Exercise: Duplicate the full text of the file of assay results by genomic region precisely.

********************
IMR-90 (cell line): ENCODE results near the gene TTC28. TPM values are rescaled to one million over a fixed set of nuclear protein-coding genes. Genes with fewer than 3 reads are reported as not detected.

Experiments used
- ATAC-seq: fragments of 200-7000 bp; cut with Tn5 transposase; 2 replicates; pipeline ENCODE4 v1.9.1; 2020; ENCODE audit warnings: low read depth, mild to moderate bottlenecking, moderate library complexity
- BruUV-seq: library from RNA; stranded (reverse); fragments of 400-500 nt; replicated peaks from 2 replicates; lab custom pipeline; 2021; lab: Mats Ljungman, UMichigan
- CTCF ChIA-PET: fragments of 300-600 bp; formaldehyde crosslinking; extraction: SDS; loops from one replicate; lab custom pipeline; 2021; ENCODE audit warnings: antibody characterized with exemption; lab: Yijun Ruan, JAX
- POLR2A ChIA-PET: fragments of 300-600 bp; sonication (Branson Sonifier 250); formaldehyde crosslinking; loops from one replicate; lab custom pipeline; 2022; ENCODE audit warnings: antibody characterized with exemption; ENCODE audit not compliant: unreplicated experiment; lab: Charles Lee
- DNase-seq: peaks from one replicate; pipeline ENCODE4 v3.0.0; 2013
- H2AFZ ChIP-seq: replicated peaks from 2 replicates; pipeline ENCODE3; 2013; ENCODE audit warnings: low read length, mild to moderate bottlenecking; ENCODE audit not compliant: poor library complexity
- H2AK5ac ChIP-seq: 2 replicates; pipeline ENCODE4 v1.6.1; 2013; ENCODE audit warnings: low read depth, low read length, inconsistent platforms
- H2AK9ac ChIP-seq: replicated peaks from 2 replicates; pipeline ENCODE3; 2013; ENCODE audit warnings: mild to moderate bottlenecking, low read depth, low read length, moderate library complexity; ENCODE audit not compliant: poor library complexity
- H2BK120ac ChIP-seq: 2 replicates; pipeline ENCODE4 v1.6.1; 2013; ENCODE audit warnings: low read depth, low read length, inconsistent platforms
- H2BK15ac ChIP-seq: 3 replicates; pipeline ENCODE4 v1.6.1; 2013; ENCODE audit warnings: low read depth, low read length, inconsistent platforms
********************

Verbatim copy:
IMR-90 (cell line): ENCODE results near the gene TTC28. TPM values are rescaled to one million over a fixed set of nuclear protein-coding genes. Genes with fewer than 3 reads are reported as not detected.

Experiments used
- ATAC-seq: fragments of 200-7000 bp; cut with Tn5 transposase; 2 replicates; pipeline ENCODE4 v1.9.1; 2020; ENCODE audit warnings: low read depth, mild to moderate bottlenecking, moderate library complexity
- BruUV-seq: library from RNA; stranded (reverse); fragments of 400-500 nt; replicated peaks from 2 replicates; lab custom pipeline; 2021; lab: Mats Ljungman, UMichigan
- CTCF ChIA-PET: fragments of 300-600 bp; formaldehyde crosslinking; extraction: SDS; loops from one replicate; lab custom pipeline; 2021; ENCODE audit warnings: antibody characterized with exemption; lab: Yijun Ruan, JAX
- POLR2A ChIA-PET: fragments of 300-600 bp; sonication (Branson Sonifier 250); formaldehyde crosslinking; loops from one replicate; lab custom pipeline; 2022; ENCODE audit warnings: antibody characterized with exemption; ENCODE audit not compliant: unreplicated experiment; lab: Charles Lee
- DNase-seq: peaks from one replicate; pipeline ENCODE4 v3.0.0; 2013
- H2AFZ ChIP-seq: replicated peaks from 2 replicates; pipeline ENCODE3; 2013; ENCODE audit warnings: low read length, mild to moderate bottlenecking; ENCODE audit not compliant: poor library complexity
- H2AK5ac ChIP-seq: 2 replicates; pipeline ENCODE4 v1.6.1; 2013; ENCODE audit warnings: low read depth, low read length, inconsistent platforms
- H2AK9ac ChIP-seq: replicated peaks from 2 replicates; pipeline ENCODE3; 2013; ENCODE audit warnings: mild to moderate bottlenecking, low read depth, low read length, moderate library complexity; ENCODE audit not compliant: poor library complexity
- H2BK120ac ChIP-seq: 2 replicates; pipeline ENCODE4 v1.6.1; 2013; ENCODE audit warnings: low read depth, low read length, inconsistent platforms
- H2BK15ac ChIP-seq: 3 replicates; pipeline ENCODE4 v1.6.1; 2013; ENCODE audit warnings: low read depth, low read length, inconsistent platforms